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EFADs Vision Paper 2017

EFADs Vision Paper on future of film: Towards a Strong, Sustainable and Dynamic European Film Industry and Culture in 2030

Version of November 2017, draft for comments by stakeholders


Over the last 18 months, the EFADs Think-Tank has been a place for debates about issues that are critical to the future of film and its audiences across Europe and beyond.

The aim is to guarantee that by 2030, European film will be globally competitive, culturally flourishing and connect with wide and varied audiences across Europe, across the globe and across every conceivable platform.

The Think-Tank has been creating a framework to respond positively to the opportunities and challenges arising from the development of the market, regulation and technology. We are crystallizing EFADs ideas and sharing them with all.

The Vision document is a living document that will be updated, as times change and evolve. This first version is open to comments from all interested parties.


European Film Agencies champion European film[1] across formats and platforms. Our mission is to enable local cultures and different language communities to see their lives represented on screen and for powerful, culturally expressive films to deeply affect hearts and minds to the benefit of the well-being of society across Europe.

We promote film literacy and storytelling in support of freedom of expression and film culture to help ensure filmmaking, film heritage and film as art are available and relevant to the many, not the few.

[1] By “film” we mean anything that tells a story, expresses an idea or evokes an emotion through the art of the moving image, whilst honouring the platform for which the work was intended (BFI).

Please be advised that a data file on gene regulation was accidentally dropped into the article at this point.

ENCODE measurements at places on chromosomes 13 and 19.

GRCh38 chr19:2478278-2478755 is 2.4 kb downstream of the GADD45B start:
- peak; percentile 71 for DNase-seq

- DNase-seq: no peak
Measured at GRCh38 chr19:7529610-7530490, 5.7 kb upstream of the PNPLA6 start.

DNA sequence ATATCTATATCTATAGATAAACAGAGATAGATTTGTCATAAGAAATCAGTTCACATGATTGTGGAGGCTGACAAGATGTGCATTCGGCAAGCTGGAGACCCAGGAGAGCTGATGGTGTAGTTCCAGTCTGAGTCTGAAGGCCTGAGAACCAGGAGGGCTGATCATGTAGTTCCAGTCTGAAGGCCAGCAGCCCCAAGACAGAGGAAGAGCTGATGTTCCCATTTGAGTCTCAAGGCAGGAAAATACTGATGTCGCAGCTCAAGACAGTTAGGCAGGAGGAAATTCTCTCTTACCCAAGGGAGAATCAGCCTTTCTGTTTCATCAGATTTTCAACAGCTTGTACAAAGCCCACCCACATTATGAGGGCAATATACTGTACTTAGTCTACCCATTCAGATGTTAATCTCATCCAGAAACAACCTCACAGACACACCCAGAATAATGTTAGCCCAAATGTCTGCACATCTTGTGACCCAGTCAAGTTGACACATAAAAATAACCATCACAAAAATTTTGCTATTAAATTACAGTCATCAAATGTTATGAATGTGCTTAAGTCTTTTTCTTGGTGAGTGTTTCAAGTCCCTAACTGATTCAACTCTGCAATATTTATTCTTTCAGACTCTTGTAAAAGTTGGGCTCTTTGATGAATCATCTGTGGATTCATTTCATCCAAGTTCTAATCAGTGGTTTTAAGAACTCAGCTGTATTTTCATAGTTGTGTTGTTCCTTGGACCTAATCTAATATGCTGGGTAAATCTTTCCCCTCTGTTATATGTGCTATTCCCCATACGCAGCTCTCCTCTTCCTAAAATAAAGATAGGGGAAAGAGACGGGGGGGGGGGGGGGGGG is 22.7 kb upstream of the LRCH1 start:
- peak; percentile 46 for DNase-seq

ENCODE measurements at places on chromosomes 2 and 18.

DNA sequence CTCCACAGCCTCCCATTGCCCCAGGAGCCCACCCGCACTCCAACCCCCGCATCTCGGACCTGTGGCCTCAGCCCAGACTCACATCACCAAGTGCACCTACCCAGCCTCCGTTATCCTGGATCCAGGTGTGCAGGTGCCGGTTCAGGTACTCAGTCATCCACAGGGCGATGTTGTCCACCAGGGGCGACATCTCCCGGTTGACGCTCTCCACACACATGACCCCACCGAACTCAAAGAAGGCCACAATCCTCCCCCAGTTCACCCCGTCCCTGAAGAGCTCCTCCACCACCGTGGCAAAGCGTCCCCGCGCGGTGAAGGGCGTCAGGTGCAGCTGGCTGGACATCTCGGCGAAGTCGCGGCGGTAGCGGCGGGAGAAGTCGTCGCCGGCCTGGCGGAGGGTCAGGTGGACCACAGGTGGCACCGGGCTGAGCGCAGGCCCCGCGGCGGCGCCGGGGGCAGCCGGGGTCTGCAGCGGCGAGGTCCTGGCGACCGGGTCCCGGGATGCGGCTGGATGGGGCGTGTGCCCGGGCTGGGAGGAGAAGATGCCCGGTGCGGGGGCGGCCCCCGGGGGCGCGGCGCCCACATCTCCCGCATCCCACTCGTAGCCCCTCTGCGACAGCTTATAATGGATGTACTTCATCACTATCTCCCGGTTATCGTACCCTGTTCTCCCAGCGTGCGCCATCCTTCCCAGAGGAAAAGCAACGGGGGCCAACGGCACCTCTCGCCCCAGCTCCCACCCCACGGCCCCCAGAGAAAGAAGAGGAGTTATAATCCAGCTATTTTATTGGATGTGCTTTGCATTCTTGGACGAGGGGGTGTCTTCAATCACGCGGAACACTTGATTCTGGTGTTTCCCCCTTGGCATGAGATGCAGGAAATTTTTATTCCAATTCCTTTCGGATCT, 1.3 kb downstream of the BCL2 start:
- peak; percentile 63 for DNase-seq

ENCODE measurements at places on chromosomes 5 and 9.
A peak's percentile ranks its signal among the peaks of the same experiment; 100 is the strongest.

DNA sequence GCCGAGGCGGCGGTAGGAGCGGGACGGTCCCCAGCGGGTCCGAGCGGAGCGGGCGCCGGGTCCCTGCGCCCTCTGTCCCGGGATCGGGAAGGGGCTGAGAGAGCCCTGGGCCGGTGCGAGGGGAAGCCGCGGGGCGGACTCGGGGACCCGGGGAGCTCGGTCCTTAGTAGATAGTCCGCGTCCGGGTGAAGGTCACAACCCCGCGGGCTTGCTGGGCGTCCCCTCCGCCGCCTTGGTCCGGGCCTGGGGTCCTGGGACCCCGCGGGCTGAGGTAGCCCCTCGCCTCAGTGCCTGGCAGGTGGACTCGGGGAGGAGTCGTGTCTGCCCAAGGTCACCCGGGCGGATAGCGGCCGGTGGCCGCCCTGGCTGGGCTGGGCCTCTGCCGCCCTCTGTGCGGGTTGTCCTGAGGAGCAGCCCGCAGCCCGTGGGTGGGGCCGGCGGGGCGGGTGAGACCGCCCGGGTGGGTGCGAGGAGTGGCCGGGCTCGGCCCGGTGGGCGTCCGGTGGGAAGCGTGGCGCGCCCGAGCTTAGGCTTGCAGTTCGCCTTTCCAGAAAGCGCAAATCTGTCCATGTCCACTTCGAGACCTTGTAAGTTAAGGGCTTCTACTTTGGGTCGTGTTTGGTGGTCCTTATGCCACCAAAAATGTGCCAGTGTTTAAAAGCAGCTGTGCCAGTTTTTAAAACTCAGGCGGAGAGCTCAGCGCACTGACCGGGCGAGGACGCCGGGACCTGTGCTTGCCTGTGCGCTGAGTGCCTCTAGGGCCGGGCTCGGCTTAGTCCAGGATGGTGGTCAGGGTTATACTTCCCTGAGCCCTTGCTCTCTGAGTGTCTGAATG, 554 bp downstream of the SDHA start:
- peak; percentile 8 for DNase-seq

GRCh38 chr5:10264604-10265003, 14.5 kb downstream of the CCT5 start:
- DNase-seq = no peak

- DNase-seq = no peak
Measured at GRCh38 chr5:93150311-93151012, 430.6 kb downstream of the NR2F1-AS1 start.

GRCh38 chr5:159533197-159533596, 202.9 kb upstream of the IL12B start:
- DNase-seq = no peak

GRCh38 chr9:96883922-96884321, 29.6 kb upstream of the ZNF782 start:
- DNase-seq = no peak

• Everyone living and working in Europe will be able to access, enjoy and celebrate Europe’s rich diversity of films, and the creators of film works as well as those working throughout the film industry will be fairly rewarded for their creativity.
  • European film will be acknowledged by audiences and the industry itself as artistically ambitious, varied, relevant, and bursting with ideas. The market share of European film will have grown in all windows and across all formats.
  • European film will take far greater advantage of new technologies. New distribution and promotion tools will help each film, including auteur film and small local stories, to connect with their audiences at home, in Europe and right across the world. European’s cinematic heritage must be widely digitized and available to the broadest possible audience.
  • Smartly coordinated promotion efforts will help the best European films perform in the global market. Entertaining works of European origin will successfully compete in the commercial international market. All those distributing and exploiting European works, – from exhibitors to telecom and cable companies and including all VoD services operating in Europe – will contribute to the film industry, more specifically to the production and promotion of European films.
  • Film agencies will be politically independent to guarantee artistic freedom and will have stable and predictable funding. They will continue to have a special role as enablers of risk-taking, experimentation and creative innovation. European film will continue to benefit from public support, but the importance of other financing sources will grow.